With the aftermath of the holiday season still sliding off of my shoulders, I vaguely recall the conversations of my older relatives around the dinner table. Each story began with the familiar phrase, “I remember when I was your age,” followed by a list of cautions targeted at my generation. Of course, nostalgia is an important part of any family dinner. But what if my relatives could actually return to my age after all? What if aging was optional?
Sound too good to be true? Recent studies show that the process of aging is reversible. An article published late last year on social news website Live Science states that scientists at the Salk Institute in La Jolla, California, have discovered a way to “turn back the clock on human and animal cells, making them look and behave like younger versions of themselves.”
Where can you get this magical product, you ask? Don’t run to the phone just yet. The method is not yet ready for trials on humans. Instead, scientists use lab mice.
“Obviously, mice are not humans and we know it will be much more complex to rejuvenate a person,” Izpisua Belmonte, a professor in Salk Institute’s Gene Expression Laboratory said. “But this study shows that aging is a very dynamic and plastic process, and therefore will be more amenable to therapeutic interventions than what we previously thought.”
Genes Are the Key
The science lies in our genes. By “turning on” four key genes, known as the Yamanaka factors, scientists can convert cells back to a state seen in human embryos. Cells that undergo this procedure are called induced pluripotent stem cells (iPS), which are capable of becoming any type of cell and dividing indefinitely.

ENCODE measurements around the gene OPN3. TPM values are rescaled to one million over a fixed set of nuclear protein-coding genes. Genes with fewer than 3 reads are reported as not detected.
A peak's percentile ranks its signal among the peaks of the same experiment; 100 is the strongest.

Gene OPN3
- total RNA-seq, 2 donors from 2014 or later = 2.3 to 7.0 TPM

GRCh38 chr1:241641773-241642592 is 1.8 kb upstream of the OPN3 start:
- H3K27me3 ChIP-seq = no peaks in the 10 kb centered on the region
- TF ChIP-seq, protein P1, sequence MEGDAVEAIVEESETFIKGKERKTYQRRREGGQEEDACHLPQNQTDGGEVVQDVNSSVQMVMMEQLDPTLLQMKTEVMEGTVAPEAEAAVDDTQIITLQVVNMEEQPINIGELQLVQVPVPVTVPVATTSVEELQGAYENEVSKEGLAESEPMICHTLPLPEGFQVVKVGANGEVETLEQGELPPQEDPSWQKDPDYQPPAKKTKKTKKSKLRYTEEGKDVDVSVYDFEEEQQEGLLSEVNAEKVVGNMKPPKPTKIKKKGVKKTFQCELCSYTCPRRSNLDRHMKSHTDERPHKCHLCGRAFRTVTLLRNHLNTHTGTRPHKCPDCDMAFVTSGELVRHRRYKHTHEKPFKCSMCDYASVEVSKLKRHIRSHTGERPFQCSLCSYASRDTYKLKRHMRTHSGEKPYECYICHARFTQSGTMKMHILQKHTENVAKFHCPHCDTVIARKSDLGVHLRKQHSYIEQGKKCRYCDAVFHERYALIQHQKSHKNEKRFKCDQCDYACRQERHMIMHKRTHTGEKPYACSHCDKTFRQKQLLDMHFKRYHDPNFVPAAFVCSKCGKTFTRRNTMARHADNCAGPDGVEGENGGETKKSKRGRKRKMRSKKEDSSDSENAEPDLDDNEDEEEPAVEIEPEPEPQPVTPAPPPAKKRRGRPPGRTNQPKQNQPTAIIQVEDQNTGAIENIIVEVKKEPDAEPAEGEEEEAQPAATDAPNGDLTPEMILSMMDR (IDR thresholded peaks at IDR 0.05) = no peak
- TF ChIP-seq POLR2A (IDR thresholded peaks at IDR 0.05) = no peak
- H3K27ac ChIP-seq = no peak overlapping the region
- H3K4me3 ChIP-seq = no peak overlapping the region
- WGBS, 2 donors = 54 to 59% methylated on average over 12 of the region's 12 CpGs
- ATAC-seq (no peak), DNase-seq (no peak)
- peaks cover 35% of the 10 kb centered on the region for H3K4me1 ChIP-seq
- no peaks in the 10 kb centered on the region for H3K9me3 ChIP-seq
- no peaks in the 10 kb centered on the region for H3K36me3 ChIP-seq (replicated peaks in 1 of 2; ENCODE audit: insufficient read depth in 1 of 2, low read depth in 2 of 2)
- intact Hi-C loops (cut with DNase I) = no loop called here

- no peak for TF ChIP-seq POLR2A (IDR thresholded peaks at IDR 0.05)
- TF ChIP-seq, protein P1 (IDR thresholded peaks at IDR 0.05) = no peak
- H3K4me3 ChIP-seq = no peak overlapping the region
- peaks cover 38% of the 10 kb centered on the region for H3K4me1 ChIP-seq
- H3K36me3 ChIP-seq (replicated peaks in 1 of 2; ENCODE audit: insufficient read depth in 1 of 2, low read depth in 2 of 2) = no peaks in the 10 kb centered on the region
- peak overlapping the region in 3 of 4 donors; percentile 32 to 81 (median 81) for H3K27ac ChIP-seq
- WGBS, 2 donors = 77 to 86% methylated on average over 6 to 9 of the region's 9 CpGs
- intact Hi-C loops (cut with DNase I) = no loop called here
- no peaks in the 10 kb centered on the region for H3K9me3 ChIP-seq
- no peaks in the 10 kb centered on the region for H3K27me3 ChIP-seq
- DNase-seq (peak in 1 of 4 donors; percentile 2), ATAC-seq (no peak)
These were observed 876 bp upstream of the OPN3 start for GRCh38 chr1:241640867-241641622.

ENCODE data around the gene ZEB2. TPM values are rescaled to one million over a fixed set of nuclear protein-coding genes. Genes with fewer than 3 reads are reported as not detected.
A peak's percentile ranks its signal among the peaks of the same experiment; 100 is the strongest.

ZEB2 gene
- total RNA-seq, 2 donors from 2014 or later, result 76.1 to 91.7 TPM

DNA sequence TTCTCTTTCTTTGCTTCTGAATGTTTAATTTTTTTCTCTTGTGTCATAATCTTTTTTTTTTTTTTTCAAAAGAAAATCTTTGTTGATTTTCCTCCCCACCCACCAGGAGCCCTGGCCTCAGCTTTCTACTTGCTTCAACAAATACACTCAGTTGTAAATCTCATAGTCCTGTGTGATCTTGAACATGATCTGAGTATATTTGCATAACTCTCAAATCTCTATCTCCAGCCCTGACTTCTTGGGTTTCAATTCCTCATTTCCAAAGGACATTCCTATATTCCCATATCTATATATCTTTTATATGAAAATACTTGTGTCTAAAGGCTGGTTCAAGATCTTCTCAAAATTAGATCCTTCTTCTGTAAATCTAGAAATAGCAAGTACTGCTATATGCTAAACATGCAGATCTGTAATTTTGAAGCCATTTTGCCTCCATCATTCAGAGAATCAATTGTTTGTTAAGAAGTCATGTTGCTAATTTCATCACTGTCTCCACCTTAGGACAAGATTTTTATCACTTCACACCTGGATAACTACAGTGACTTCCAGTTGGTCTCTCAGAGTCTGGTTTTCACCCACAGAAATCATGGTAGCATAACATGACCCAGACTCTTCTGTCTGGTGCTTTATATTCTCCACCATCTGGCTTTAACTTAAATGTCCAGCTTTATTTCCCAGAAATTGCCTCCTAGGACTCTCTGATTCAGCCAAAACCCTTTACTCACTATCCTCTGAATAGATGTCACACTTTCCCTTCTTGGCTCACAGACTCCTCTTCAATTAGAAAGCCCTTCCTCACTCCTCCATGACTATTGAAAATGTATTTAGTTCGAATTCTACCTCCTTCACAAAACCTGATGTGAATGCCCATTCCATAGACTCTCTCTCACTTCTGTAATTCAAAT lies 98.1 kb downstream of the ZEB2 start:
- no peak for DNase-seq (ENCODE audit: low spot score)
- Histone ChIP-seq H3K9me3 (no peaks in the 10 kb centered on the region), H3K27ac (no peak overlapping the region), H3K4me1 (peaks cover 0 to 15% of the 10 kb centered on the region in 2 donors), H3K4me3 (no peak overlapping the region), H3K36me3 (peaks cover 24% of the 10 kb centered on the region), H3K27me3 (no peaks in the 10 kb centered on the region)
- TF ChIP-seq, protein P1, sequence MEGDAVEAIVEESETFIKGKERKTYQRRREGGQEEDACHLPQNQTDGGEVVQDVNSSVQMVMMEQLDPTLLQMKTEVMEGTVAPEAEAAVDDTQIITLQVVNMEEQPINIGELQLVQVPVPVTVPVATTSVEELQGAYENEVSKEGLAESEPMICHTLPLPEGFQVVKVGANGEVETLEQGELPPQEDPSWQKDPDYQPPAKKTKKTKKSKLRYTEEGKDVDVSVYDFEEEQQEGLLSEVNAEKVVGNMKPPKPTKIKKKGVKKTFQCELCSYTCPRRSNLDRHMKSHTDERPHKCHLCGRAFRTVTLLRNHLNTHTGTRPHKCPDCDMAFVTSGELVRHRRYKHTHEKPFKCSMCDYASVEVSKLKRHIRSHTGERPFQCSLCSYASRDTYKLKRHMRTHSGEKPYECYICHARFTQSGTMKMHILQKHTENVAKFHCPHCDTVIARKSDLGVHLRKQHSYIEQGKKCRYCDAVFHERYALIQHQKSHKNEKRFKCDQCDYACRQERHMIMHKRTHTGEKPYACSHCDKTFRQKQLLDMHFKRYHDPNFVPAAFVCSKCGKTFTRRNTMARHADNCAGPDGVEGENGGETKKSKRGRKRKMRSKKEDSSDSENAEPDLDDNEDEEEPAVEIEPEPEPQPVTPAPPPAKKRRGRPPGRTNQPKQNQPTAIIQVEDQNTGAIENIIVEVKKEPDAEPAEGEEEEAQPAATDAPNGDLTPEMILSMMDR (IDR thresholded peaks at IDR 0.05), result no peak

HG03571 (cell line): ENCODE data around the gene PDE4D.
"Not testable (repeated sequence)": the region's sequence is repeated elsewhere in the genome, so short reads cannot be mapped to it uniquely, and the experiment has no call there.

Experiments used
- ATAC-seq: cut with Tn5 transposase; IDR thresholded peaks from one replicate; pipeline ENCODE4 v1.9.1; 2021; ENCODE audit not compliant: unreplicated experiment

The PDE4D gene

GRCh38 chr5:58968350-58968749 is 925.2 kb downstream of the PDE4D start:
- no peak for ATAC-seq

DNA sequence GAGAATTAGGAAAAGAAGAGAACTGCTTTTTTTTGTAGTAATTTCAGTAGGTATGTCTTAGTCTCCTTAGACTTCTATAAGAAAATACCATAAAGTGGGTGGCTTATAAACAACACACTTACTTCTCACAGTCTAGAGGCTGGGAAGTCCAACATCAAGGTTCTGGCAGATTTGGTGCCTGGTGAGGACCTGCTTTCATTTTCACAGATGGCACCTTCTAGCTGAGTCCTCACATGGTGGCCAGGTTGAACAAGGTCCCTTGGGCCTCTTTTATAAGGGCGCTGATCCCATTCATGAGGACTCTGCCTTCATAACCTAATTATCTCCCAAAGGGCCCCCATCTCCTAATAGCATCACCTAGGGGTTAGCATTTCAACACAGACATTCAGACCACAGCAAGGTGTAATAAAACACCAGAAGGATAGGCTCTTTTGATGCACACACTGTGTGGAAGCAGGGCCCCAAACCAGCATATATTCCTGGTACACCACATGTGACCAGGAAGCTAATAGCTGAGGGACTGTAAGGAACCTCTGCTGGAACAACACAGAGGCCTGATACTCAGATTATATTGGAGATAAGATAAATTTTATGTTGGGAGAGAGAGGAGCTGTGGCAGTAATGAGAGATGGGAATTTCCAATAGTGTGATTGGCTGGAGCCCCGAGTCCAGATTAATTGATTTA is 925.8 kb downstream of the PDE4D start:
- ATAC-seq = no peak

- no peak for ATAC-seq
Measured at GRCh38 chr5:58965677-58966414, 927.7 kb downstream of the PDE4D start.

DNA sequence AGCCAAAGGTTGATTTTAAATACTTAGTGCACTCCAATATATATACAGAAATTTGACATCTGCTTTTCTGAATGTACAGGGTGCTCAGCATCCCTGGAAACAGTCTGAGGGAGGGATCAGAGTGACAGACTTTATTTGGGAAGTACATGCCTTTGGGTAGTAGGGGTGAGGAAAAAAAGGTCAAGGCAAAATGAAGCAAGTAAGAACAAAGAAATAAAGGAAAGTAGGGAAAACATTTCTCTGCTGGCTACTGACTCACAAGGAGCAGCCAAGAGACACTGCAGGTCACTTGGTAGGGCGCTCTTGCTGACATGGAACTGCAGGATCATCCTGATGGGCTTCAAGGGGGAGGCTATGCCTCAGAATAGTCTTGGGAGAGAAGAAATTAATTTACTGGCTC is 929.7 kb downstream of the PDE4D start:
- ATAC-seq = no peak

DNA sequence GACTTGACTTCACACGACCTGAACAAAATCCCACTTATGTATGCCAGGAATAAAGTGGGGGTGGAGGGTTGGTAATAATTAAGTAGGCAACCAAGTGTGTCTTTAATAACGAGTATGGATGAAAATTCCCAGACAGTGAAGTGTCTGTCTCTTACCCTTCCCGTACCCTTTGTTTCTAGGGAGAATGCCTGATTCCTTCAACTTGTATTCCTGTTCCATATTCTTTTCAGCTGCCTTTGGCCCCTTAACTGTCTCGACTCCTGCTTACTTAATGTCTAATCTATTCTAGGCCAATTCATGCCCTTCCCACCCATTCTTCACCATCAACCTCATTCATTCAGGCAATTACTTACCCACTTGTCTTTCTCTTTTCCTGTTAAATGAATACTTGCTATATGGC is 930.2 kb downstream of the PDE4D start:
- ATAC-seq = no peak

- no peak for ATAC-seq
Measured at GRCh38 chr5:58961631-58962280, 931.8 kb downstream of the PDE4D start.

Previous experiments with these factors almost always resulted in the development of cancer due to unregulated cell growth. But in the most recent study, scientists were able to stimulate Yamanaka factors for shorter periods of time, thus reducing the risk of cancer.
Scientists started with mice that have progeria, a disease which causes them to age faster than normal. They then genetically engineered the mice to turn on the Yamanaka factors. The treatments began when the mice were about eight weeks old, and continued in short sessions throughout their lifetimes.
Eventually, researchers reported that the treated mice looked and acted younger than their untreated counterparts. They showed less curvature of their spines with age and their organ function improved. They also lived about 30 percent longer than the untreated mice. A research associate at the Salk Institute reported, “Mice treated with these reprogramming factors had tissues that were better looking…more healthy, and they didn’t accumulate the aging hallmarks.”
Although this treatment is not yet available for humans, scientists say that human cells stimulated with Yamanaka factors show reversal of signs of aging. This means that one day we might have the option to decide whether to “age gracefully” or not.